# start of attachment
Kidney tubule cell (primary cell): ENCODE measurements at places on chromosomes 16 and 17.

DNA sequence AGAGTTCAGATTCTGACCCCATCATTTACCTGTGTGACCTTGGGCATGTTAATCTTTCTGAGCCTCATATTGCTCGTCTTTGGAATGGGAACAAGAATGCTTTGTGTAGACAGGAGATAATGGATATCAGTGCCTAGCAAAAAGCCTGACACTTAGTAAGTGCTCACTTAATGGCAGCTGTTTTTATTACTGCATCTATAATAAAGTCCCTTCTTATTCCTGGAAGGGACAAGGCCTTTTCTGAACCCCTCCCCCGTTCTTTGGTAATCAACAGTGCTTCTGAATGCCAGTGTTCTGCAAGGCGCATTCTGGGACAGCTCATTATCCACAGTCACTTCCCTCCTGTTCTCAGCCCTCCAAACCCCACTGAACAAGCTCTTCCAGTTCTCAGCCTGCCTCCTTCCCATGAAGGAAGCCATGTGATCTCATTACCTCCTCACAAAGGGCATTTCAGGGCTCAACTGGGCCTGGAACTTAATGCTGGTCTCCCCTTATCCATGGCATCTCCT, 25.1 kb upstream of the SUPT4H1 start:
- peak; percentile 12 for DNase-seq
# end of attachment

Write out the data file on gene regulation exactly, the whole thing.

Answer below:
Kidney tubule cell (primary cell): ENCODE measurements at places on chromosomes 16 and 17.

DNA sequence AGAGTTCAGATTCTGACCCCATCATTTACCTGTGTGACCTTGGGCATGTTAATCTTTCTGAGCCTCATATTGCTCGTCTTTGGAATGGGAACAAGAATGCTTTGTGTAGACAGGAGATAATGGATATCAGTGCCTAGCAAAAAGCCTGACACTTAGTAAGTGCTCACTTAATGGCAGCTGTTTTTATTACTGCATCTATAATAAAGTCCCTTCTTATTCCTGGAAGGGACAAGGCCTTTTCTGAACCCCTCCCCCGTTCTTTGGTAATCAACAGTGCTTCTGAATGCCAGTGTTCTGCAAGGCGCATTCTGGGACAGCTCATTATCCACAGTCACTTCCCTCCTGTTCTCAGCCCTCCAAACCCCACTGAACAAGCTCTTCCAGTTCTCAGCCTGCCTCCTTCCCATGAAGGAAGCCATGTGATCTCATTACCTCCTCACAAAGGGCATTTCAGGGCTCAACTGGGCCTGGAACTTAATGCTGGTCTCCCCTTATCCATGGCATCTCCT, 25.1 kb upstream of the SUPT4H1 start:
- peak; percentile 12 for DNase-seq